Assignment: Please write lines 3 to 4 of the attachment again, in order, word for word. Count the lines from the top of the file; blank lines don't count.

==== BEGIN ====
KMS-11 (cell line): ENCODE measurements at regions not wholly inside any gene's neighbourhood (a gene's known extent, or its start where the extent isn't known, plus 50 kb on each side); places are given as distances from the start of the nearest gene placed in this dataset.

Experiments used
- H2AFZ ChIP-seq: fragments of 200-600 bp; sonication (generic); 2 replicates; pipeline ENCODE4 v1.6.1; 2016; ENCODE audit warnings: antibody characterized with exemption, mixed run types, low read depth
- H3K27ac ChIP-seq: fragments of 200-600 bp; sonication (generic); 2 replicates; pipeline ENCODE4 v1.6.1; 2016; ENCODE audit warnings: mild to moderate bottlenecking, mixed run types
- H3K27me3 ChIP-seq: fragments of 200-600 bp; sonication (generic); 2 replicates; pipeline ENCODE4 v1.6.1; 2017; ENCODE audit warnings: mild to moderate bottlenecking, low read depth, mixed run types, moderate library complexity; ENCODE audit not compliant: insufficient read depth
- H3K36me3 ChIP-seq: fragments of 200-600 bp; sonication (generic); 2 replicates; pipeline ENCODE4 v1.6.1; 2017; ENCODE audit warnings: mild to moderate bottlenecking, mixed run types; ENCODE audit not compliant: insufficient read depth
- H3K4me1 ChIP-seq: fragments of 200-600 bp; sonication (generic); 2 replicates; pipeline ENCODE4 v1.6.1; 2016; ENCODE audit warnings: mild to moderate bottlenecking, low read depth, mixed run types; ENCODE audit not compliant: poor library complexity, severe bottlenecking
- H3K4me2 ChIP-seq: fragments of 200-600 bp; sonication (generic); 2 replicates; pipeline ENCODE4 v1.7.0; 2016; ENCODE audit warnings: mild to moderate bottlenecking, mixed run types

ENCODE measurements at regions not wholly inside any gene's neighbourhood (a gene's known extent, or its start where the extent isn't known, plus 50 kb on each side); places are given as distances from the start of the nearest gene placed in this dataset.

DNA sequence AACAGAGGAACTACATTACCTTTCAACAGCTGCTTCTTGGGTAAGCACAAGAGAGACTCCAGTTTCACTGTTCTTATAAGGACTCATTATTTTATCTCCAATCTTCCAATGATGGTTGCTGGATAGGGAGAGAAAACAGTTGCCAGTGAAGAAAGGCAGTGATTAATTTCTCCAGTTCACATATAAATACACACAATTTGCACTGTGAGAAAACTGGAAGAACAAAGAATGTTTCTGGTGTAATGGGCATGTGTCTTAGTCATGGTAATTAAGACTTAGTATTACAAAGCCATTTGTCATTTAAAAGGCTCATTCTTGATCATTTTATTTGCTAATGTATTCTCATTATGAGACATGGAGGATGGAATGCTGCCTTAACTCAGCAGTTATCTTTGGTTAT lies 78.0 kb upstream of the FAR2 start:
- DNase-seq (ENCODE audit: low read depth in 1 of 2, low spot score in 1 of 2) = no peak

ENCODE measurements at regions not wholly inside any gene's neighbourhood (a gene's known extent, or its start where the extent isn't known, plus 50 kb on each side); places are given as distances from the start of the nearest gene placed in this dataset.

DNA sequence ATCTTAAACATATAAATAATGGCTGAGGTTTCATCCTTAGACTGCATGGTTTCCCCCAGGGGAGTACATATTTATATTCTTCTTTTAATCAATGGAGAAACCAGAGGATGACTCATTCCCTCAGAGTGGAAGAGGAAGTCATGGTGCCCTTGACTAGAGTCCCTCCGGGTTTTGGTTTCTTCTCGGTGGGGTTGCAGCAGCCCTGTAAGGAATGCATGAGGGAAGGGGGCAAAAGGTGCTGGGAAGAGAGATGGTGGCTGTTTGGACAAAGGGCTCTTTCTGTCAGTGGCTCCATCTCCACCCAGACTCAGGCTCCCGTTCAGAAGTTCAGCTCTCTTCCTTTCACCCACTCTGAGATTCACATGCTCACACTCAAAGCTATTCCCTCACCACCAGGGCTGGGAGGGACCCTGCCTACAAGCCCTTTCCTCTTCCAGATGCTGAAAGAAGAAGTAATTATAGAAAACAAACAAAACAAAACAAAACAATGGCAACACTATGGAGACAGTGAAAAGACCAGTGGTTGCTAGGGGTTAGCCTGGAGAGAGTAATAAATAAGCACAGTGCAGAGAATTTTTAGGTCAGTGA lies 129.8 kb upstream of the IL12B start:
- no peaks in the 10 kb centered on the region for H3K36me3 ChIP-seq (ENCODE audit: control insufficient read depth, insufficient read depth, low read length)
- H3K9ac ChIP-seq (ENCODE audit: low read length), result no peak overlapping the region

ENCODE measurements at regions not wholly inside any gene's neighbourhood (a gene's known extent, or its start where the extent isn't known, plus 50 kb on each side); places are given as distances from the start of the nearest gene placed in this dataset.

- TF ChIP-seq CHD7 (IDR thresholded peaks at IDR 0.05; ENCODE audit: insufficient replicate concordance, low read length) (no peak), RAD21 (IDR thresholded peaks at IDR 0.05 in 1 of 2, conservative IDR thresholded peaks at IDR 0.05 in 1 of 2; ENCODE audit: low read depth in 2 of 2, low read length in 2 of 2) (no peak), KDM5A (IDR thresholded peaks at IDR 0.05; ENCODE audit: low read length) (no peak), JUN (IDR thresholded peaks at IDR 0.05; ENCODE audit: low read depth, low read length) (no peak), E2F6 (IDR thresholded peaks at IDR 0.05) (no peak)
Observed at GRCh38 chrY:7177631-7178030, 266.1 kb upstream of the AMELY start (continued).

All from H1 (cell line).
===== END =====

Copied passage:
- H2AFZ ChIP-seq: fragments of 200-600 bp; sonication (generic); 2 replicates; pipeline ENCODE4 v1.6.1; 2016; ENCODE audit warnings: antibody characterized with exemption, mixed run types, low read depth
- H3K27ac ChIP-seq: fragments of 200-600 bp; sonication (generic); 2 replicates; pipeline ENCODE4 v1.6.1; 2016; ENCODE audit warnings: mild to moderate bottlenecking, mixed run types